Eeek! Today is one of my favorite days of the year: the kick-off to the football season. While I know it is only pre-season, in my book, its like a pre-funk to the main season event. It allows us to build up our excitement and support for our teams of choice — and gives a preview of what is to come.
What better way to kickoff the season than with the football staple — guacamole and chips? Here are a few recipes for homemade tortillas, tortilla chips and guac courtesy of “How I Made It From Scratch”
Making tortillas from scratch can be time consuming, but for the price of one package of tortillas or one bag of chips you can buy an entire bag of masa mix. Plus, you get the satisfaction of working the dough by hand and putting all of your weight into forming the tortillas. I got a little assembly line going. One ball ready to be smashed, one flat tortilla ready to be cooked, and one on the fire. Most of the time is spent waiting for each tortilla to cook. If you have a griddle large enough to do two or four at a time, you could greatly cut down the prep time.
Makes 16 tortillas
Prep time 1 hr 15 min
2 cups loosely packed masa mix
¼ teaspoon salt
1 ½ cups water
Mix the masa and salt in a bowl and then add the water. Mix thoroughly to form a soft dough. If the dough feels dry, add more water one tablespoon at a time.
Preheat an ungreased skillet or griddle on medium-high heat.
Find something that you can use to flatten the tortillas. It will take quite a bit of pressure to get them flat and thin. I have a small pie pan that fits nicely inside of a larger pie pan. If you have a 28oz can of tomatoes, it would probably work pretty well too. If you have a tortilla press, a) that’s awesome, b) you probably already know how to make tortillas. Line both surfaces with plastic wrap.
Form dough in a small ball (about ¼ cup).
Press dough as flat and thin as you can get it. Use the plastic wrap to help you peel the dough off of your makeshift press.
Cook each side for about 50 seconds. I like to cook it until it just starts to brown slightly around the edges.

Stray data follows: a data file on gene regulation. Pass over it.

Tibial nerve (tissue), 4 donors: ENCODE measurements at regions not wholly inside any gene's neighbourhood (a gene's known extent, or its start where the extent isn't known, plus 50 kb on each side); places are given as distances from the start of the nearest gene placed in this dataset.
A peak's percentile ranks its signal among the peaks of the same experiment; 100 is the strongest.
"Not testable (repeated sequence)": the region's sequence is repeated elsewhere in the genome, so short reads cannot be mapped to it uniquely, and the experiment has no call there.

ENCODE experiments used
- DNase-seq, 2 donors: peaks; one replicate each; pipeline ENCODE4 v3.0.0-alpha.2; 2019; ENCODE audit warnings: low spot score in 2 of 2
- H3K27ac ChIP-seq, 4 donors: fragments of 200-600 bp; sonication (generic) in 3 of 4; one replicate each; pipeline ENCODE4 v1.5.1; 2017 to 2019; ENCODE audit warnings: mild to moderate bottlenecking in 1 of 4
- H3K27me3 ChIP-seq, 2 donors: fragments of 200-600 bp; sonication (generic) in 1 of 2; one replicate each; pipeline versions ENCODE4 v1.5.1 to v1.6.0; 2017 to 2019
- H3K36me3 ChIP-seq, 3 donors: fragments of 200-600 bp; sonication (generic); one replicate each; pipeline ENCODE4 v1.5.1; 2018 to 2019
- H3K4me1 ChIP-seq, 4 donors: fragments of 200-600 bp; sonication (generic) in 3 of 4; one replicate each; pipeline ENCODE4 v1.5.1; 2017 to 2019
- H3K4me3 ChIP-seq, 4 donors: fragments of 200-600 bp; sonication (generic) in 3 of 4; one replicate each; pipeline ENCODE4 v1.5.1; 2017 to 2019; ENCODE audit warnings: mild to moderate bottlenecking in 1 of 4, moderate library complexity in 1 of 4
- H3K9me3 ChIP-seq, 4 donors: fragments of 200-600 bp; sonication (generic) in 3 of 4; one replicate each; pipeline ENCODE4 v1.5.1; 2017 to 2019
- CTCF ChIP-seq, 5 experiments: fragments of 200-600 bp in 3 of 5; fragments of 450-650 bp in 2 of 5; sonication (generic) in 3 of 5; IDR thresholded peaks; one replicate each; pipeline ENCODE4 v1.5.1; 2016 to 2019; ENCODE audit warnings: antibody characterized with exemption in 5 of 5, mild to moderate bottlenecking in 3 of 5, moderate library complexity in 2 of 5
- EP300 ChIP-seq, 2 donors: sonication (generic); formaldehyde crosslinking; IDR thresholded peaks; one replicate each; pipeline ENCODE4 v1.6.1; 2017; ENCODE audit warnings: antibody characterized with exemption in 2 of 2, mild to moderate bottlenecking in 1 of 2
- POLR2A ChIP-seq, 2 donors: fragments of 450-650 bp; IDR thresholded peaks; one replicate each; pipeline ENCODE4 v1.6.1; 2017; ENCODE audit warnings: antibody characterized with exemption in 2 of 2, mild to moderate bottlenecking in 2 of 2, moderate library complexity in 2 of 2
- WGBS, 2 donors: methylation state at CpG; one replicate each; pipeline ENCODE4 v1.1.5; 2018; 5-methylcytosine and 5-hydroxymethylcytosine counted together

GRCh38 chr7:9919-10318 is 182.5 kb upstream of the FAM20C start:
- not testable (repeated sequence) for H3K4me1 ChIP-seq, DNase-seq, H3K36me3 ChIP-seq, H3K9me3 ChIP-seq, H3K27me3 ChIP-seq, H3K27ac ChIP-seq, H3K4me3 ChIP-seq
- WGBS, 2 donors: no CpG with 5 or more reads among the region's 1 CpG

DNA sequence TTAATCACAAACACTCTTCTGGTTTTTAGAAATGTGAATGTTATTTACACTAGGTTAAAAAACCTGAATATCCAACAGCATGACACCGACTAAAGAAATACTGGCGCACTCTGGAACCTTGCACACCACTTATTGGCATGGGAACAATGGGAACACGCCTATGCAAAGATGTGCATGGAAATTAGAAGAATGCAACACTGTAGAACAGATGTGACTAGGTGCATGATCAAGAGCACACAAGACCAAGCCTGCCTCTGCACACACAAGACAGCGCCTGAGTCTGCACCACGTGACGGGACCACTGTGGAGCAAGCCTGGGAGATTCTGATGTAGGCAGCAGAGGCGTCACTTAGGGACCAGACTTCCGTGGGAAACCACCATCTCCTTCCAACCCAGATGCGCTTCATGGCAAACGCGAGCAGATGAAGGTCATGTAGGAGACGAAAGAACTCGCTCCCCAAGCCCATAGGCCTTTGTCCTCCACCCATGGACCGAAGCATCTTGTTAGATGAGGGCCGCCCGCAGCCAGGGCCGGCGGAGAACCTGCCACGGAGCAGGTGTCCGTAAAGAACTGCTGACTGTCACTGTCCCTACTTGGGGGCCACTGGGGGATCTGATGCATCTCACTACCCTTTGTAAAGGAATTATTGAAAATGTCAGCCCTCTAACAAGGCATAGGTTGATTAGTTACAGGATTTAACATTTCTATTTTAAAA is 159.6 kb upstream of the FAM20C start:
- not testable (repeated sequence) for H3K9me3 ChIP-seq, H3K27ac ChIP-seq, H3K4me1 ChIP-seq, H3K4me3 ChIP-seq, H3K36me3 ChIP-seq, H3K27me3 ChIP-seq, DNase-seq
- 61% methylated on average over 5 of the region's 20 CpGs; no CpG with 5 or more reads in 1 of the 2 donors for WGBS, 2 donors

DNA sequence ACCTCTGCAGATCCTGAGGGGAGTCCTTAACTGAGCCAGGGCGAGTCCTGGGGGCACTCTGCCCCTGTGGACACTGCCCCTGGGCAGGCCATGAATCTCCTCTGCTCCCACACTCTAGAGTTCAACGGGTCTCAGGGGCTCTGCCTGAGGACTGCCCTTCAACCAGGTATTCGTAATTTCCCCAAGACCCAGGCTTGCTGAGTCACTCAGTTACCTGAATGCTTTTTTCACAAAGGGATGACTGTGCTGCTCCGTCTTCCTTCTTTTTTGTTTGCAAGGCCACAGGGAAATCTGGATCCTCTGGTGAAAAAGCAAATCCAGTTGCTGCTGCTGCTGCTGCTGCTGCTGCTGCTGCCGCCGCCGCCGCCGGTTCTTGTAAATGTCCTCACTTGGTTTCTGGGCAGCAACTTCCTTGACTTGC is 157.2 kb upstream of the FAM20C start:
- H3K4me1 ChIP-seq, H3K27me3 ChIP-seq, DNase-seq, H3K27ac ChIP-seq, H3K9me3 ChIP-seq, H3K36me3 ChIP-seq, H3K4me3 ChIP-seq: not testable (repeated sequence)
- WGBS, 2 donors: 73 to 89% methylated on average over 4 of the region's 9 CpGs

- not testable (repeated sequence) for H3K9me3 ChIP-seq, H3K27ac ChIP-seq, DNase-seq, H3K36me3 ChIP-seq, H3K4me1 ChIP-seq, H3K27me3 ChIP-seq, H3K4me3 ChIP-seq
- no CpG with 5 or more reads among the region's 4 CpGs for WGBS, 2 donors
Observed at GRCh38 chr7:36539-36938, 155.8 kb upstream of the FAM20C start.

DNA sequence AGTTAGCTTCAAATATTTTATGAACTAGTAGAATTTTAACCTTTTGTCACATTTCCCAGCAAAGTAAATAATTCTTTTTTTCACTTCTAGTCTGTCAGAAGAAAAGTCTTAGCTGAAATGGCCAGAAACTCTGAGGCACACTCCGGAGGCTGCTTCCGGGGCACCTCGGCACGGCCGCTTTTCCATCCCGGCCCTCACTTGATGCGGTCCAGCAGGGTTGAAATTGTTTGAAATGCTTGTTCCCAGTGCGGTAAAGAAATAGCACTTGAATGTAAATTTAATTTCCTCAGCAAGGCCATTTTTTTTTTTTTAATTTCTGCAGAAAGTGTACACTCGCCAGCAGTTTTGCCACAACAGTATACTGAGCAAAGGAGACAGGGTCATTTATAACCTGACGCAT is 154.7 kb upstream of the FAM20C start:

Place in a cloth tea towel or napkin to keep warm.
These tortilla chips are a little denser and crunchier than the bagged chips you buy in the store but tasted awesome and they won’t break in the sturdiest of dips. They reminded me a lot of pita chips. If you have kosher salt, I recommend it over table salt because it will stick to the chips a little better.
Makes 64 chips (about a bag)
Prep time 1 hr 15 minutes
1 batch of tortillas (see recipe above)
Cut tortillas into quarters
Prepare a drip rack. Place a cooling rack in a cookie sheet. The chips will shed more oil if allowed to drip than if placed on a paper towel.
Fill your favorite frying vessel with at least an inch of vegetable oil. The tortillas will warp when cooked so you need enough oil to ensure that they can remain submerged in the oil.
Heat oil over medium-high heat. Test the oil temperature by frying a little tester piece of tortilla. If it bubbles rapidly the oil is hot enough. If the oil smokes it is too hot.
Fry the tortilla quarters one batch a time so that the frying pan isn’t over crowded. Using tongs turn the tortillas over once to ensure even cooking. When the boiling slows and the tortillas start to turn golden brown, transfer them to the dripping rack, sprinkle with a pinch of salt and start the next batch. Before removing the next batch, transfer chips to a tea towel lined bowl.
You can use corn tortillas and cut them into triangles. Instead of frying, you can also baked them on a sheet at 350 for about 20 minutes (checking halfway through). Remove from oven when they reach desired crispiness.
I like my guacamole with a little spice kick, garlic, and enough lime juice to taste. You might want to cut back or remove any of the ingredients except for the avocado. However, I recommend that you don’t completely cut out the lime. The acidity helps keep the avocado from oxidizing and turning brown. Also, feel free to add fresh cilantro or substitute the Serrano peppers with something milder like jalapeno or poblano. You can easily substitute onion for the shallot. I like shallot because it’s can be diced much finer than a standard onion.
Prepare a couple of hours before your party, but not overnight. That will give the flavors time to meld but not enough time to turn brown.
Instructions are for 1 large or 2 small avocados. Scale appropriately.
1 to 2 Serrano peppers
1 small shallot
1 small garlic clove
1 large avocado
Remove the white pith and seeds from the peppers. The pith contains most of the heat but is otherwise bitter and the seeds are just bitter.
Mince the peppers and shallot. You want the flavor, but no large fiery nuggets or chunky onions.
Smash the garlic down to a paste (quick tips). Raw garlic has such an intense flavor that even minced it can overwhelm the taste buds.
Dice the avocado (see quick tips for a tip on how to remove the seed cleanly and safely).
Juice the lime and add all ingredients to a bowl.
Smash everything together with a potato masher or fork.